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Cultivating a Culture of Prayer (Newsletter 5-2)


by Eugene Wilson

I am encouraged by what I sense taking place across North America. An urgent call for prayer is being sounded and people are answering it. Just a few days ago, on January 21, 2013, Jonathan Cahn, author of The Harbinger and pastor of Beth Israel Messianic Congregation of Wayne, New Jersey, gave a stirring keynote address at the Presidential Inaugural Prayer Breakfast in which he called for America to pray, seek God’s face, and turn from her sinful ways.

Recently, my father, who pastors in Indiana, became acquainted with a man from a nearby community who has a burden to strengthen pastors and churches, particularly in the area of prayer. This man has made it his full-time profession to do so. In one of his latest emails he encouraged pastors to beware of falling into the trap of focusing on church growth that seeks to accommodate people, but instead rely on the power of God. He reminded them that Asa, the great king of Judah, late in his life, changed his focus from dependence on God to getting help from powerful people. I appreciate his exhortation. Because our help comes from the Lord (Psalm 121 :2), we should pray. When We Pray We Partner with God. Prayer works. In Acts 1: 14, about one hundred and twenty people gathered together to pray. Shortly afterward “they were all filled with the Holy Ghost, and began to speak with other tongues” (Acts 2:4). Later the same day “there were added unto them about three thousand souls” (Acts 2:41). Prayer preceded an outpouring of the Holy Spirit.

In Acts 4, after being threatened with punishment, Peter and John returned to their brethren and together they prayed. “And when they had prayed, the place was shaken where they were assembled together; and they were all filled with the Holy Ghost, and they spake the word of God with boldness” (Acts 4:31). In Acts 12, Peter was imprisoned “but prayer was made without ceasing of the church unto God for him” (Acts 12:5). The result was that the chains fell off and an angel led Peter out of the prison. When the people prayed, God performed the miraculous.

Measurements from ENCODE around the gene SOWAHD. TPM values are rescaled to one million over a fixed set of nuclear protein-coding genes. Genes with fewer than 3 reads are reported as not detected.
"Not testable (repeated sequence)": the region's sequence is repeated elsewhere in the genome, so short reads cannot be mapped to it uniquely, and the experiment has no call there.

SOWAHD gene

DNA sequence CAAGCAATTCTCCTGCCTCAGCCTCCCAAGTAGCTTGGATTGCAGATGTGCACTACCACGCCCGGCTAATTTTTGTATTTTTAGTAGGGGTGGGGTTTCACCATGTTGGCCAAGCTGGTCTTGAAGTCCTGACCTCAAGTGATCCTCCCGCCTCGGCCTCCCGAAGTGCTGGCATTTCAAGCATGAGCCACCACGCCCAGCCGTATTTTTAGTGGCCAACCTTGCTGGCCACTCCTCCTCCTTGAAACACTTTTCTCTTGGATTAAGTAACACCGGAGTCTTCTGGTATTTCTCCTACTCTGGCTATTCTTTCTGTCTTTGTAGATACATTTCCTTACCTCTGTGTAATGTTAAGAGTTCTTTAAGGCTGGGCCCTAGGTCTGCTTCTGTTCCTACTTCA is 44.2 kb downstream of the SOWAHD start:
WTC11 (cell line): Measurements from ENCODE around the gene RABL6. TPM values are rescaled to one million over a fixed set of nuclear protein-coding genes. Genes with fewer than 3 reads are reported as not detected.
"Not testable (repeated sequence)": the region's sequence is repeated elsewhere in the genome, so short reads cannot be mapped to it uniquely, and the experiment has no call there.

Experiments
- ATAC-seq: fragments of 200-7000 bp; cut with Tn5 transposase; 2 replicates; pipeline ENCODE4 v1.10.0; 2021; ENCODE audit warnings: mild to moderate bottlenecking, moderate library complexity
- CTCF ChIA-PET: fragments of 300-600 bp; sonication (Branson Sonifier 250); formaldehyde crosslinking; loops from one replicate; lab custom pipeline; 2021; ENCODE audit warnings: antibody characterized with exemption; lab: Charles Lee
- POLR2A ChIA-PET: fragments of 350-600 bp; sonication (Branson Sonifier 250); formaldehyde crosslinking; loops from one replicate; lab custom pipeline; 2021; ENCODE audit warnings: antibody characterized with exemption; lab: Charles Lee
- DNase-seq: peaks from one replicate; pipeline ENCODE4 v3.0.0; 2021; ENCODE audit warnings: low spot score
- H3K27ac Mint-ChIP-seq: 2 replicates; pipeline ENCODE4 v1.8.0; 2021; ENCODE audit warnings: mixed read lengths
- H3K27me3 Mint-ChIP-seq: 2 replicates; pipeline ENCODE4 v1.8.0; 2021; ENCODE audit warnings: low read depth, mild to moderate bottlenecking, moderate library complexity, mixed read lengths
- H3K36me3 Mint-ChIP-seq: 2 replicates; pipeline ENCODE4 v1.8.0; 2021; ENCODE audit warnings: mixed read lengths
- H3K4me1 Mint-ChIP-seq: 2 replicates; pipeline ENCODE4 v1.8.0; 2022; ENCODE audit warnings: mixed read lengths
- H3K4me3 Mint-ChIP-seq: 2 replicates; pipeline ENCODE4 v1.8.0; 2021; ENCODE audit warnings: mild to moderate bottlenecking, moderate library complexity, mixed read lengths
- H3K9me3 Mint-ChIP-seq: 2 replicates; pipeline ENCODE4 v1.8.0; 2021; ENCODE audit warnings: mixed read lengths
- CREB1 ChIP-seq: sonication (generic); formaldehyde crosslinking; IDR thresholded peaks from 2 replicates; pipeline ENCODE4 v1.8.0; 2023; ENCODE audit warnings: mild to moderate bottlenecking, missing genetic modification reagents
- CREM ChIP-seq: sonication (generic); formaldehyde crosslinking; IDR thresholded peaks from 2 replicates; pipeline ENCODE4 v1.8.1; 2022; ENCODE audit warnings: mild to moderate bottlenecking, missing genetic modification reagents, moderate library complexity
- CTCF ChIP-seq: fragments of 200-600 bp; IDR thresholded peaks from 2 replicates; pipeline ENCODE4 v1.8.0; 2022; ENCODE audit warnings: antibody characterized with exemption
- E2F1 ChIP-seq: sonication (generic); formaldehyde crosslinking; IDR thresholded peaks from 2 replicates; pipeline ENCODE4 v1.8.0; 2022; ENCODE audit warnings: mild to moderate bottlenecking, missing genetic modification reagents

Prayer is God’s way for us to partner with Him in accomplishing His agenda. Andrew Murray, in The Ministration of the Spirit and Prayer, states, “God in heaven would not send forth His chosen servants without the cooperation of His church; men on earth were to have a real partnership in the work of God. It was prayer that fitted and prepared them for this; it was to praying men the Holy Ghost gave authority to do His work and use His name. It was to prayer the Holy Ghost was given.”

Prayer Changes Things, namely you and me. T.D. Jakes said, “I don’t know that prayer will always change God; but I can guarantee you that prayer will always change you.” Andrew Murray said, “It was intense, continued prayer that prepared the disciples’ hearts, that opened the windows of heaven, that brought down the promised gift. As little as the power of the Spirit could be given without Christ sitting on the throne, could it descend without the disciples on the footstool of the throne.”

Prayer is essential for revival. Although the Welsh revival of 1904-1905 lasted for only nine months, it resulted in one hundred thousand conversions in Wales. According to historians, on October 31, 1904, Evan Roberts gathered a small number of people together in Moriah Chapel of Lough or to pray. It was this prayer meeting, we are told, that ignited the Welsh revival, a revival that would ultimately impact the world. Frank Bartleman, who was instrumental in the Azusa outpouring and author of How Pentecost Came to Los Angeles: As It Was in the Beginning, wrote to Evan Roberts to get instructions on how to experience a move of God. Roberts wrote back, “Congregate the people who are willing to make a total surrender. Pray and wait. Believe God’s promises. Hold daily meetings. May God bless you is my earnest prayer.”

Always Pray. Paul said, “Pray without ceasing” (I Thessalonians 5: 17). To pray without ceasing means that an audible language is not essential for prayer. Neither is a particular place, posture, or time. To pray without ceasing means that we are to never abandon prayer. T.F. Tenney said, “I seldom pray over thirty minutes at a time, but I never go over thirty minutes without praying.” We must give ourselves to continual prayer; prayer that changes us can change our world.

APRIL 2013 I PENTECOSTAL HERALD 23

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